It’s taken me years to understand that something that has significant creative appeal for me is ‘the particular’. I’d grappled unhappily with a comparable, but oppositional concept – ‘the transcendent’ on a photographic course years ago (another time) but it was only recently that I began to read more thoroughly about the work of artists I have long admired and saw the unifying qualities they shared. One writer who’s illuminated this route for me is Ian Jeffrey (can’t find sensible link for the man – suggestions welcome) whose succinct insights are delivered in a thoroughly readable, and often wry style, not tethered to impenetrable cultural theories, but fluid observations of artists’ work in the context of their time and place.
In Photography, A Concise History, Ian Jeffrey writes a piece about Eugene Atget that takes up the theme of particularity:
“…Atget dealt with what was out there, rather than with his feelings; he invited his audience to inspect and to analyse rather than to dream…His pictures are sharply delineated and in them commonplace objects, such as cobblestones and roof tiles, appear as in a jeweller’s cabinet. Commonplace material, which in the normal course of events would be scarcely worth a second glance, is preserved and made to matter. Just how it matters is another question – but the items in an Atget photograph are actual to an astonishing degree, treasured for themselves, revelations of their own particularity [my italics]. Where many of his contemporaries studied phenomena for underlying meanings or essences, Atget seems to have looked through generalities to find original particulars”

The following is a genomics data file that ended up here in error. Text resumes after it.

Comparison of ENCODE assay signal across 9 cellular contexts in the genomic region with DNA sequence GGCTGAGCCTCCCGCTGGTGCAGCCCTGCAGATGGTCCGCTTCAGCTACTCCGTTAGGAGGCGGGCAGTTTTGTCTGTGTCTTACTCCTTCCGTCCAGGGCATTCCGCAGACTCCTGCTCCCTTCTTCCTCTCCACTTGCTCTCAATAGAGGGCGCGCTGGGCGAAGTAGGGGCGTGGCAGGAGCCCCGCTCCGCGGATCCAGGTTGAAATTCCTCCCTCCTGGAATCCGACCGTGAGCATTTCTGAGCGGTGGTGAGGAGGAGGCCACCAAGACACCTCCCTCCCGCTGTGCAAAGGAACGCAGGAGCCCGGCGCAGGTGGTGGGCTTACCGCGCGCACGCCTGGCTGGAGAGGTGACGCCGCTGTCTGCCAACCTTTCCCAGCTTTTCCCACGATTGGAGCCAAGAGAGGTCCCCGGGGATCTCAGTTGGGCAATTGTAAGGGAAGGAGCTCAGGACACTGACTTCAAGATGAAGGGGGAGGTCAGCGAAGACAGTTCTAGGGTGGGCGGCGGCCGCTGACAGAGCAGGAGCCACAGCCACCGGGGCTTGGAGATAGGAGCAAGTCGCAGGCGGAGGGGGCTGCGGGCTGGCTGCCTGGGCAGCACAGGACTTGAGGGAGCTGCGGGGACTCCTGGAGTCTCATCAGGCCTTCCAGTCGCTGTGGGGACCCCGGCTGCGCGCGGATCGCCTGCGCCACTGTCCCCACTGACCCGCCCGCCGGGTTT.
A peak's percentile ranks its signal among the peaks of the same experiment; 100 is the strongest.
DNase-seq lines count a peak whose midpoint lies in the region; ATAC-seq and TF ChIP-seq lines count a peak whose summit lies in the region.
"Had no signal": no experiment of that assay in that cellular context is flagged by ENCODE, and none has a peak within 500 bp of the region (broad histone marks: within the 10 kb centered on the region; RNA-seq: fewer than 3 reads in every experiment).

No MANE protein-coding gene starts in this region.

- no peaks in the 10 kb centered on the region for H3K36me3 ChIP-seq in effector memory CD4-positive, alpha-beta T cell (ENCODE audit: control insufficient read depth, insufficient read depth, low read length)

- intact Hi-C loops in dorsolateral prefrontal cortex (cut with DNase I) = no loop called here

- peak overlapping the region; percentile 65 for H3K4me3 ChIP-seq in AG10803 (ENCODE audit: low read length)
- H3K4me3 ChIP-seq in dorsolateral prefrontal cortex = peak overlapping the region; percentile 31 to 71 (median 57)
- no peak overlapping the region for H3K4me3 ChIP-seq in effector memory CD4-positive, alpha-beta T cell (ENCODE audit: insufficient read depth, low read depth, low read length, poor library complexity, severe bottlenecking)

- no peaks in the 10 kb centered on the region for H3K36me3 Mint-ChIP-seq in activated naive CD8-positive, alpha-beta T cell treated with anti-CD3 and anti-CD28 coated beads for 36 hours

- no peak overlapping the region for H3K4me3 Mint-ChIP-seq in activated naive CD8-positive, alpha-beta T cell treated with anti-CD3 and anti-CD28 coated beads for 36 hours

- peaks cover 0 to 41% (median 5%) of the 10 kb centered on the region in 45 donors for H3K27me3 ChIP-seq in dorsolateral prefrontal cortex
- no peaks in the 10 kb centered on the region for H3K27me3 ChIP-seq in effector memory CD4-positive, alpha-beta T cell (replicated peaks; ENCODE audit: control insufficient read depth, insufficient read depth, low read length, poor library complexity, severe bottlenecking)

(Credits for above images – Avenue des Gobelins; Nasturtiums)
The ‘particular’ theme is followed up in a section on the work of Walker Evans –
“Evan’s delight was in the particular. He perceived, as Atget had done, that we sense nothing in isolation, that we sense this for what it is only by reference to another thing which it is not…..Commonplace objects, preserved by Evans, take on the air of cherished relics. There is something like a correspondence, even a fusion, between his own art and that of the joiners, farmers, barbers and storekeepers – the original makers whose work is respectfully acknowledged, honoured and brought carefully into public view by the photographer”
(Credits for above images: Graveyard and steel mill, Bethlehem, Pennsylvania by Walker Evans 1935; Washstand, Alabama, by Walker Evans 1935 or 6)
I’ve also come across this site Weeping Ash, put together by Roy Hammans, with some good articles about photographers including this paragraph from a piece on Edwin Smith by Brian Human
“In 1940 with the familiar British landscape under triple attack from Germany, rapid urban development and major changes in farming practice, the Ministry of Labour and the Pilgrim Trust set up the project to commission artists to record the changing face of the countryside before it was too late. There was ultimately a search for particularity, for the voice and look of England and for engagement, not detachment, between art and society. Artists and photographers who were at the heart of this debate included Cecil Beaton, Bill Brandt, Lasazlo Moholy-Nagy, Paul Nash and John Piper. Alexandra Harris refers to this group as the ‘romantic moderns’, and seeks to step aside from the traditional fight between English ancients and continental moderns.”
Ian Jeffrey also writes on these ‘romantic moderns’, sometimes known as Neo-Romantics, in The British Landscape 1920-1950 – material for a future post.